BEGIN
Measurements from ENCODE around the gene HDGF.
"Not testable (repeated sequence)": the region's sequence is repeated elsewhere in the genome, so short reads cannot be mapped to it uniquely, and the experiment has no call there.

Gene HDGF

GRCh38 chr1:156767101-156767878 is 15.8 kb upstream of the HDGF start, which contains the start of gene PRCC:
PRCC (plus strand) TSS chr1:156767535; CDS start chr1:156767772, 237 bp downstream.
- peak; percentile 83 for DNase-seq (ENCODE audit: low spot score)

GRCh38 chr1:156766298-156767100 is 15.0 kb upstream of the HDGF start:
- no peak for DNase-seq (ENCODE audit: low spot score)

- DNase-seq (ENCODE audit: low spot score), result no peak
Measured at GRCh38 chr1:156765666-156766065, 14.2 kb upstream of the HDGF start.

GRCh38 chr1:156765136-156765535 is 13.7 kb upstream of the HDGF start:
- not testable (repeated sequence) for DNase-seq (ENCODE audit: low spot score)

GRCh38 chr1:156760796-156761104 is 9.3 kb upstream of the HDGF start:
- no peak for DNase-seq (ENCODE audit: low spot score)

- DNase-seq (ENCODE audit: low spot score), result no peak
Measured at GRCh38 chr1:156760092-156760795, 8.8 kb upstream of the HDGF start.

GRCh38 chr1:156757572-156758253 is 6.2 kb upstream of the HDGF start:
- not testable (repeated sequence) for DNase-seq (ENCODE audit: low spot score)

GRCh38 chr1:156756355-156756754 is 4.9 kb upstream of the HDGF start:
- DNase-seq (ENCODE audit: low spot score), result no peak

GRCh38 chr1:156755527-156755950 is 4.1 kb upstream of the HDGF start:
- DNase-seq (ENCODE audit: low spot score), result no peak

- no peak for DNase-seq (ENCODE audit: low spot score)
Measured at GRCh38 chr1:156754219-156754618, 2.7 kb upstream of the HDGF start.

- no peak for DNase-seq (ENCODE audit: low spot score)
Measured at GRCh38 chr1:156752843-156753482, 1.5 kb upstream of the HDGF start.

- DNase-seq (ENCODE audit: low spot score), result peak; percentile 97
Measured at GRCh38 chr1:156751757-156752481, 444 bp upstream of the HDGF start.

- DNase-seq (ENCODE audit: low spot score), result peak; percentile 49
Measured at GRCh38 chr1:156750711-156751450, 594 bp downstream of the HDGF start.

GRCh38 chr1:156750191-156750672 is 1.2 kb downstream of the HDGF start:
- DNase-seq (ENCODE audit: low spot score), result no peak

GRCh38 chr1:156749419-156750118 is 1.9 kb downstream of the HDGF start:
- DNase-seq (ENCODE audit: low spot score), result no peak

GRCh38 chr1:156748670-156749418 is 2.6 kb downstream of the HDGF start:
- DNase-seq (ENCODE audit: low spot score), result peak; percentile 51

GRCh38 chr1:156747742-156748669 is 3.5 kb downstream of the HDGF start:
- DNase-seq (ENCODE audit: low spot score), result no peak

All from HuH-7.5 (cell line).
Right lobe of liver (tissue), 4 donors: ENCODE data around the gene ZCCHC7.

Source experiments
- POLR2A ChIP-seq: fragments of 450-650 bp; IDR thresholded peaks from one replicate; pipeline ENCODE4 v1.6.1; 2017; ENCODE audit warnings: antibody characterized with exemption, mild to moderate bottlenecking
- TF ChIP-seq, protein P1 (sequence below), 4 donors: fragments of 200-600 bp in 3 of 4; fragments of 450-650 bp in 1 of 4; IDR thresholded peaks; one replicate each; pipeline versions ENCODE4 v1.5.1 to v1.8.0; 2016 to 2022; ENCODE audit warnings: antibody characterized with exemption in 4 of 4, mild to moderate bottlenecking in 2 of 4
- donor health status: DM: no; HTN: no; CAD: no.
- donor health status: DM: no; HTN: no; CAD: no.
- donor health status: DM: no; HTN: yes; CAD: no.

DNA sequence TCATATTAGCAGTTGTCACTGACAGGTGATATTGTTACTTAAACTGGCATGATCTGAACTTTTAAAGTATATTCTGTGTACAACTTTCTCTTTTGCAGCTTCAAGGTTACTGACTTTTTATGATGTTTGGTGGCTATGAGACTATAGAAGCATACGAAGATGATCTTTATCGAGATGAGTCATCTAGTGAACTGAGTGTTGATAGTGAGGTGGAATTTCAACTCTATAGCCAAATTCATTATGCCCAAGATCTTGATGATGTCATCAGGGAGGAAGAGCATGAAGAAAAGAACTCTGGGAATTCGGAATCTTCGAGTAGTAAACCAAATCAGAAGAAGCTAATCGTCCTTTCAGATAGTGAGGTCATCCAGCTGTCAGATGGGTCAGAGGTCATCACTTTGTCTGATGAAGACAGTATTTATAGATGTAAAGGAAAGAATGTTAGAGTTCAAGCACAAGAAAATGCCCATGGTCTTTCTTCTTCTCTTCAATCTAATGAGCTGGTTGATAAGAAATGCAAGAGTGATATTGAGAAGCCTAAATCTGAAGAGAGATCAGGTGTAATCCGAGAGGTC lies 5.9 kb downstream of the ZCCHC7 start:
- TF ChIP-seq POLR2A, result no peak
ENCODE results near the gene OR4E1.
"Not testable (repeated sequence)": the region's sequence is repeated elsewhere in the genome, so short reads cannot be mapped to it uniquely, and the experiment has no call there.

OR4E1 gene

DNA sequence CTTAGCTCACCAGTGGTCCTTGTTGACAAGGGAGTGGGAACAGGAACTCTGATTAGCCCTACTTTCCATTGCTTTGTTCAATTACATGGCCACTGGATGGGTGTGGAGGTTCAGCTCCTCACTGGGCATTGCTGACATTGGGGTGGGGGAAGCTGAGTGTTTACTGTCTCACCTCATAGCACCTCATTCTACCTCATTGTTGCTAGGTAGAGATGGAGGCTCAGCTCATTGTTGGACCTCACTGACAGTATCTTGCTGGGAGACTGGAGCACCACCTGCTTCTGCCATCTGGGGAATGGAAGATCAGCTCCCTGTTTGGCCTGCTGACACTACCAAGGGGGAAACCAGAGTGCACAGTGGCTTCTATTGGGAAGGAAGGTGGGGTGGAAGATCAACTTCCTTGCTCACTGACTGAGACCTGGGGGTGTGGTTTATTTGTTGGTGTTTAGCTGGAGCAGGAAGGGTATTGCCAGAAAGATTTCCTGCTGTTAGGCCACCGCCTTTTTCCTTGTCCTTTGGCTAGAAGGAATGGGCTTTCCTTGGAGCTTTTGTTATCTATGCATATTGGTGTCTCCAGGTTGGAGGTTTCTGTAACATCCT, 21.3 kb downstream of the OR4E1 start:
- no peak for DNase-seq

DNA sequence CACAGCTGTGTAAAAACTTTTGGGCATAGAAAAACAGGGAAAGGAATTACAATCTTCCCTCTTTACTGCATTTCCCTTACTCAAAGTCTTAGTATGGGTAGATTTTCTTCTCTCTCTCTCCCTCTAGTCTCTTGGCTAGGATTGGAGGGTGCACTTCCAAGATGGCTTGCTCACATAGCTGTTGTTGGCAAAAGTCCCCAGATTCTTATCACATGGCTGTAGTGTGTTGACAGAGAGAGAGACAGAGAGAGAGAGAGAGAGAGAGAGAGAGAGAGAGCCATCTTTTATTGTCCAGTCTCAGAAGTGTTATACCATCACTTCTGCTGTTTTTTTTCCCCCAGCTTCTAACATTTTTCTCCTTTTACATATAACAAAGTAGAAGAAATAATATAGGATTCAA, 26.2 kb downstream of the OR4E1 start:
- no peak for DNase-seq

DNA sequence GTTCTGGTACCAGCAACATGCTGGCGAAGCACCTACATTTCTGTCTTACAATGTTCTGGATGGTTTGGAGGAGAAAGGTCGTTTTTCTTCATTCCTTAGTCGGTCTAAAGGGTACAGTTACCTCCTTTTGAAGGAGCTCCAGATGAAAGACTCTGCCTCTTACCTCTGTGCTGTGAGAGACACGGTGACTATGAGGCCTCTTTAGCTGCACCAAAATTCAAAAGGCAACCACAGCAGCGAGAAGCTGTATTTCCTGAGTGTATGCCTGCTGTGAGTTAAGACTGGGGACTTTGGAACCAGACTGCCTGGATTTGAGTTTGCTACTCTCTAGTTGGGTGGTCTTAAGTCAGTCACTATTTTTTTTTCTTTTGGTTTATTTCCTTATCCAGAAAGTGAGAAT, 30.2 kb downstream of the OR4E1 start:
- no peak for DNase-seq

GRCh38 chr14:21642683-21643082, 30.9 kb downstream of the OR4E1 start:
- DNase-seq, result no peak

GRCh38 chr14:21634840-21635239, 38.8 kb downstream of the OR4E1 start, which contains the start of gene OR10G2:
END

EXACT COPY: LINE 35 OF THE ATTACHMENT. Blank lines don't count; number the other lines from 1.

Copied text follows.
GRCh38 chr1:156748670-156749418 is 2.6 kb downstream of the HDGF start: